Queer Heroes NW 2014:
Basic Rights Oregon
Basic Rights Oregon was formed in 1996 out of the community response to anti-gay ballot measures that plagued Oregon for more than twenty years. In fulfilling its mission to build power for lesbian, gay, bisexual and transgender Oregonians, the organization has secured historic victories.
Early efforts included the Fair Workplace Project, establishing LGBT-inclusive employment policies in hundreds of Oregon businesses, and passage of more than a dozen local non-discrimination ordinances and domestic partner registries. More recently, the organization successfully passed The Oregon Equality Act (statewide non-discrimination law) and The Oregon Family Fairness Act (comprehensive domestic partnership law) in 2007 and led a coalition of over 40 social justice organizations to pass the Oregon Safe Schools Act (anti-bullying law) in 2009. In 2012, the organization worked to make Oregon the first state to clarify that transgender-specific health insurance exclusions violate Oregon law, dramatically increasing access to trans-inclusive health care in our state.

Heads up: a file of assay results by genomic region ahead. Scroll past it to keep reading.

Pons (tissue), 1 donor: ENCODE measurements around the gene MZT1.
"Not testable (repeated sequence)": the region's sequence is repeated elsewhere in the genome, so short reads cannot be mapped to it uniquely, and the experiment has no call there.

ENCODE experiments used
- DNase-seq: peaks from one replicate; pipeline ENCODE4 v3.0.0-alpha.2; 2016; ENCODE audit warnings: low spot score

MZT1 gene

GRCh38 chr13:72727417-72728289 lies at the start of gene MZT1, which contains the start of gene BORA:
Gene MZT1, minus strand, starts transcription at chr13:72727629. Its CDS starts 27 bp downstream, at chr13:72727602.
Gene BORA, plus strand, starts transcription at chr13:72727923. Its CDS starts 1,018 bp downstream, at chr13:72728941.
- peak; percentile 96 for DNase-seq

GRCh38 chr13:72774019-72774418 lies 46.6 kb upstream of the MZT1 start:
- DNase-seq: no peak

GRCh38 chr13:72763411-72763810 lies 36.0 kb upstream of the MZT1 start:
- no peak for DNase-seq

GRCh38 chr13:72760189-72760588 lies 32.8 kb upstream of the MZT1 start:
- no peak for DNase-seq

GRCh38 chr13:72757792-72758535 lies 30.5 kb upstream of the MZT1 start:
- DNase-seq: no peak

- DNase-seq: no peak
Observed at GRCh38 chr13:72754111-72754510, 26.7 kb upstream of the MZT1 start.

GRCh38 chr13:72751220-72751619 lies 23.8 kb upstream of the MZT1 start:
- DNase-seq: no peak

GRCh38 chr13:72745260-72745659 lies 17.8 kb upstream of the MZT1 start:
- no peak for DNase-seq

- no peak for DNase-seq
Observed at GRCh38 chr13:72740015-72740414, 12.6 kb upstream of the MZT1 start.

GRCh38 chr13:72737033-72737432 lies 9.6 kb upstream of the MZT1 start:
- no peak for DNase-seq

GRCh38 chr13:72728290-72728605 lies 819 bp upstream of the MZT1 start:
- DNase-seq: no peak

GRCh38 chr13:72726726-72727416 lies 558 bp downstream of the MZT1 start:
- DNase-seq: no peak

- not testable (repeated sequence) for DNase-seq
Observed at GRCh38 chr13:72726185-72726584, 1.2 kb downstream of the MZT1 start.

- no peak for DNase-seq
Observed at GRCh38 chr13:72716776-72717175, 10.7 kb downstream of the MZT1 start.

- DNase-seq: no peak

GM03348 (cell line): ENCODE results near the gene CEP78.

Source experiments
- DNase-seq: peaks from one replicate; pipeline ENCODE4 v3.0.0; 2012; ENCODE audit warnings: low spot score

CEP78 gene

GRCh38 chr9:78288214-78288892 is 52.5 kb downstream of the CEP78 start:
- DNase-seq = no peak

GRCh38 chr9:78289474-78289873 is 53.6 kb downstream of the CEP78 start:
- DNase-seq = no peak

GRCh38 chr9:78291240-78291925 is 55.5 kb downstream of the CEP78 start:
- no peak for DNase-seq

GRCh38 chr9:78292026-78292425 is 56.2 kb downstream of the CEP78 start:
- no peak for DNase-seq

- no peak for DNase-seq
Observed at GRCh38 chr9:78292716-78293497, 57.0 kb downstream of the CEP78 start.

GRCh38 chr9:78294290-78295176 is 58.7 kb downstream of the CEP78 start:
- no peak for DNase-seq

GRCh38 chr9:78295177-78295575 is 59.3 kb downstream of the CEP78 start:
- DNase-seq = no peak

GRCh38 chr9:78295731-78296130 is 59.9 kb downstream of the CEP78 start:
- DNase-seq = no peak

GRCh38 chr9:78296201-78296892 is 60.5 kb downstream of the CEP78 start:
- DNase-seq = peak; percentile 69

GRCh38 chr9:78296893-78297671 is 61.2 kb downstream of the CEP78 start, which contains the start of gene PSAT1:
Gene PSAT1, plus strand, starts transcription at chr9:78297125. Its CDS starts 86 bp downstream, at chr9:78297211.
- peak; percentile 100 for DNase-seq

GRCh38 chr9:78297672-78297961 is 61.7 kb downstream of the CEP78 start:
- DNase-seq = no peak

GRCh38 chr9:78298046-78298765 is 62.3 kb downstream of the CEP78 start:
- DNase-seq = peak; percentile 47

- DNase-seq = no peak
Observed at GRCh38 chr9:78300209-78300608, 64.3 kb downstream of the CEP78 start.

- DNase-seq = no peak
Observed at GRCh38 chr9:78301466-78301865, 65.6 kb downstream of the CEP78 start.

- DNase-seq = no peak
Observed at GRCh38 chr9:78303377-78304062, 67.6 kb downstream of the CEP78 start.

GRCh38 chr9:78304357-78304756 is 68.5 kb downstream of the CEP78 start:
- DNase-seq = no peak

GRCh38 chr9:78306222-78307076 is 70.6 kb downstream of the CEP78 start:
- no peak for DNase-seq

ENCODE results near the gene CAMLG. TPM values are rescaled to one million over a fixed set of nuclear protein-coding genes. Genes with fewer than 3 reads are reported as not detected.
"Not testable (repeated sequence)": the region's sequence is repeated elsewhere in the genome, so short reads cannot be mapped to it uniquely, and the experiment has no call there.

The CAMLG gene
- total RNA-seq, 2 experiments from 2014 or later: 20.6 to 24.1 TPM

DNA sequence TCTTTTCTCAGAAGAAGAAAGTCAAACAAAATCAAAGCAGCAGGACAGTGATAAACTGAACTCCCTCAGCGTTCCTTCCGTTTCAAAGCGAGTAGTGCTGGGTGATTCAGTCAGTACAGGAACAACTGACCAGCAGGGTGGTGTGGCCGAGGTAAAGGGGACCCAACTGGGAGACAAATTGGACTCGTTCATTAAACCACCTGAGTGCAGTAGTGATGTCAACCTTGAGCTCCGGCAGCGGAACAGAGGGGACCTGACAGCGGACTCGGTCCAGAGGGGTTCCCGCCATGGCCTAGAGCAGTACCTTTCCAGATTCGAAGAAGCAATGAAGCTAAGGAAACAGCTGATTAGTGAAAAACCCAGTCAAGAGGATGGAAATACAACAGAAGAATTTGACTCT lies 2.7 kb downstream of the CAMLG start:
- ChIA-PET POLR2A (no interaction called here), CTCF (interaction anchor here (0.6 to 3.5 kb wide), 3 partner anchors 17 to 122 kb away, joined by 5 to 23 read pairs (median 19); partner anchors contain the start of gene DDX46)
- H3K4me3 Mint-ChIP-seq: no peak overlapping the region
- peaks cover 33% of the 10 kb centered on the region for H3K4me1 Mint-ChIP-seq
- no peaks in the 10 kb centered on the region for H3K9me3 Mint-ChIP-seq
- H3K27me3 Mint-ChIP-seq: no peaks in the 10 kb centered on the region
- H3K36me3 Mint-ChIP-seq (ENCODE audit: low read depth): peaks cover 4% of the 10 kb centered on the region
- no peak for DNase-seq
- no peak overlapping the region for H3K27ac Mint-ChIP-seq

After Oregon voters passed Measure 36 in 2004, Basic Rights Oregon began their educational campaign about why marriage matters. This strategy was later exported to other states, becoming the foundation of multi-state legislative and voter victories starting in 2011. In 2013, the organization launched Oregon United for Marriage, and also joined a federal lawsuit with ACLU of Oregon – in a parallel effort to win the freedom to marry. On May 19th, 2014, Oregon’s marriage ban was lifted by a historic ruling.
Basic Rights Oregon’s intersectional approach ensures that all members of our community, especially those who are most marginalized, can change the policies that most impact their lives, so that we can all work to end homophobia, transphobia and racism.
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